There is enough love for you and for me, there is enough for the straight and the gay, there is enough for the people who were born in America and the new immigrants, there is enough for the blacks, there is enough for the whites, there is enough for the Latinos, there is enough for the Asians, there is enough for the Muslims, the Christians, the Jews, the Buddhists, the Hindus. There is enough for everybody.
– Rep. Keith Ellison speaking at the Unitarian Universalist National Convention, 2010
Listening to the news recently you might wonder if Rep. Ellison, the Muslim Congressman from Minnesota, is right. Such an inclusive love is put to the test by stories of a New York cab driver stabbed after a passenger found out he was Muslim, of an Islamic center in Tennessee terrorized by a pipe bomb explosion, and most recently by the threat of a pastor in Florida to commemorate 9/11 by burning copies of the Qur’an on his church’s front lawn.
We in the LGBT and allied community know what it feels like to be the recipient of hostility and threat. And in HRC’s Religion and Faith program we have heard too often the painful struggle of LGBT Muslim Americans dealing with homophobia and transphobia. This struggle is only exacerbated for LGBT and allied Muslims by the incessant, life-numbing effects of Islamophobia.
In the midst of an alarming rise in anti-Islamic rhetoric, it is spiritually rejuvenating to showcase HRC’s partnership with Muslims for Progressive Values (MPV). MPV, an inclusive community rooted in the traditional Qur’anic ideals of human dignity and social justice, promotes accessible and theologically-sound frameworks for progressive Islamic thought.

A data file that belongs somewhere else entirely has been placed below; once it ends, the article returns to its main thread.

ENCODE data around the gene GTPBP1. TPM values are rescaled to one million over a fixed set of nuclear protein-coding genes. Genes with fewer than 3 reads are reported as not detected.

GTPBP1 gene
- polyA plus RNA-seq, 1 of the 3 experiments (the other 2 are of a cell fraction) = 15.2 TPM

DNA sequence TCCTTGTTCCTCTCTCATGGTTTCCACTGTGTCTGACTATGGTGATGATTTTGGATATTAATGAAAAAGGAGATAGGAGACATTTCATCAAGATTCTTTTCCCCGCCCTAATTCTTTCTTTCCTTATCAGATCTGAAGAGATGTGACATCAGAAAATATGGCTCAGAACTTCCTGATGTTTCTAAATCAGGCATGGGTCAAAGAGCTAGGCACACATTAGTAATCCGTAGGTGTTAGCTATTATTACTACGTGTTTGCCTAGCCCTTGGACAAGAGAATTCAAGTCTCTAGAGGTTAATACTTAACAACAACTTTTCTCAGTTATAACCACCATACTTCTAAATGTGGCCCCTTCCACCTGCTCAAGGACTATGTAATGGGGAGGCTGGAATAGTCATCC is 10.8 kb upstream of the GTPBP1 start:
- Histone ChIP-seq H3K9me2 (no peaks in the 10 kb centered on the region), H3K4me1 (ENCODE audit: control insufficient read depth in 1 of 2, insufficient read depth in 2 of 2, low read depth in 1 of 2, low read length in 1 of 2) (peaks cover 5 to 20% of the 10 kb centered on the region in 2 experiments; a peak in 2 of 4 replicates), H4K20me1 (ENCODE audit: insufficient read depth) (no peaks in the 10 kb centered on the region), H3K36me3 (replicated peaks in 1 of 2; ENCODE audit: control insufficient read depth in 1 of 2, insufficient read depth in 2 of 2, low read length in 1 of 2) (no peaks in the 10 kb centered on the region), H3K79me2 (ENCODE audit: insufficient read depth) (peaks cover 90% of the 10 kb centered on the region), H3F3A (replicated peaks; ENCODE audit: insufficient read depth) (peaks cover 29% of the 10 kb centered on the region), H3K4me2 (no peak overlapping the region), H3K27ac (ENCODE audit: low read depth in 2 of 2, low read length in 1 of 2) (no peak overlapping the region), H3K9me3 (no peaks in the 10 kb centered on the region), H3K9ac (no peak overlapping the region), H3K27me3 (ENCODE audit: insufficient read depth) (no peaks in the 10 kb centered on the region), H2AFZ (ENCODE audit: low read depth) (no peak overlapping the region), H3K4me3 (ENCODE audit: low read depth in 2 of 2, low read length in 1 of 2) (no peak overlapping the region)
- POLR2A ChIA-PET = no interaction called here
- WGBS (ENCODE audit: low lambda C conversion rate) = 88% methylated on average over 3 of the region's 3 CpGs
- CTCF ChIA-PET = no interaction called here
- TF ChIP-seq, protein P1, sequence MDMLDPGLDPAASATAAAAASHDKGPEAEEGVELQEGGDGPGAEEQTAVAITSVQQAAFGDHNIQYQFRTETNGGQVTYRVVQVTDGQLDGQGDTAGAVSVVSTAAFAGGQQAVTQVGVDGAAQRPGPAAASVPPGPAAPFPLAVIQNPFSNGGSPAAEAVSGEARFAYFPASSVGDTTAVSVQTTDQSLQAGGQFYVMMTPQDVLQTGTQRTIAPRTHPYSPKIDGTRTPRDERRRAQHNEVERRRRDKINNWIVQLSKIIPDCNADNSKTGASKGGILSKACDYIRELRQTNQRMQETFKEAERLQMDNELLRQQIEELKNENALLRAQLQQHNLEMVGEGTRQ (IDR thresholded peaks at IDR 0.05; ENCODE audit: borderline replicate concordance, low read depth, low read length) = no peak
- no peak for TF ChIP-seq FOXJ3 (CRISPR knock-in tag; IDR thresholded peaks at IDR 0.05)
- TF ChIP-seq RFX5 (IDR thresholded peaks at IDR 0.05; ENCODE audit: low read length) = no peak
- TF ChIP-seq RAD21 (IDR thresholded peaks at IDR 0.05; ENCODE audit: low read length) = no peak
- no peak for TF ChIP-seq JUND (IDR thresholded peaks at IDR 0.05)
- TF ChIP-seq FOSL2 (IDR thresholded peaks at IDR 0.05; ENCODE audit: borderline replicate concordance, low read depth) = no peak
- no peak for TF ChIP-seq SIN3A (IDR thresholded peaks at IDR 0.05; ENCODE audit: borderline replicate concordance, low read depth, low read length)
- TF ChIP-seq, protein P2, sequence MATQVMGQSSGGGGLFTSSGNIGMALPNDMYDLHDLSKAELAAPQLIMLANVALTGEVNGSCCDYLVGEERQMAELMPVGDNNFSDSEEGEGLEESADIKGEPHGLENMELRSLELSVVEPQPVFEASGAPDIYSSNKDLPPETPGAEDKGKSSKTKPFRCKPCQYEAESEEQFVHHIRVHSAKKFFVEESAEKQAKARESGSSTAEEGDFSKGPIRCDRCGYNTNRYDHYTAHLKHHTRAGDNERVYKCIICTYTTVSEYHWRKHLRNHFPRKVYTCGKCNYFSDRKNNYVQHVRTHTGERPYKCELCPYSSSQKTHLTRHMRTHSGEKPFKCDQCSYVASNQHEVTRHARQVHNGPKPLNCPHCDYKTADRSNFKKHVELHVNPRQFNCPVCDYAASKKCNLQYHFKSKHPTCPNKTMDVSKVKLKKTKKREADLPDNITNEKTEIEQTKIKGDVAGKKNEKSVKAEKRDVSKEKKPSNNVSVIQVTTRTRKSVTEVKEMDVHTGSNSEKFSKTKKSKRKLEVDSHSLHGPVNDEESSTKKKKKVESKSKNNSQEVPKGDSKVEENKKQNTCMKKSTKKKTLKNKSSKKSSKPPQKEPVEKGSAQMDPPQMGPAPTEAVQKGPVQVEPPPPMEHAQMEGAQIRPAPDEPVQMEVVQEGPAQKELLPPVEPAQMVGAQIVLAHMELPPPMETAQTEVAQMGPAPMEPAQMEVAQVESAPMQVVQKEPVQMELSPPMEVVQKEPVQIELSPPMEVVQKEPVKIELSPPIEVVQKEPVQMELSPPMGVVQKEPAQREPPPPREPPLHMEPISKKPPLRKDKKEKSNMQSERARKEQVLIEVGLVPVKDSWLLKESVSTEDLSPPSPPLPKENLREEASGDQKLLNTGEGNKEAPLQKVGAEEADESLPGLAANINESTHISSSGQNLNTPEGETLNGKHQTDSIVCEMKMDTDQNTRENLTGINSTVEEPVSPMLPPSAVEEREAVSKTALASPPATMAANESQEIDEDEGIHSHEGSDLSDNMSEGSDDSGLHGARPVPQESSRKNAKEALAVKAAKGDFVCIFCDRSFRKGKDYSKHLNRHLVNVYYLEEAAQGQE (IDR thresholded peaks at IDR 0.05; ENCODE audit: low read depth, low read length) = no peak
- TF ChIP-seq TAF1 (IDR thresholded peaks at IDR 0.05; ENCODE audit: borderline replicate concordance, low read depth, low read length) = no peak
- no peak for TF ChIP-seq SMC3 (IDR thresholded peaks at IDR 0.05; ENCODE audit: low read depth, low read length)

Most recently, HRC sponsored Tynan Power adaptation of a chapter from Dr. Scott Siraj al-Haqq’s recent book, Homosexuality in Islam. This adaptation is part of a larger web resource, Literary Zikr, designed for a younger Muslim audience searching for an alternative perspective on such topics as Shari’a law, pluralism, women’s rights and sexuality. There is nothing on the web quite like Literary Zikr and HRC is privileged to play a role in bringing this accessible yet theologically rigorous perspective on Islam to a whole new generation of Muslims.
MPV is a powerful anecdote to the violence and intolerance so omnipresent in recent public discourse around Islam. They are indeed living into Rep. Ellison’s words –“there is enough love for everybody.”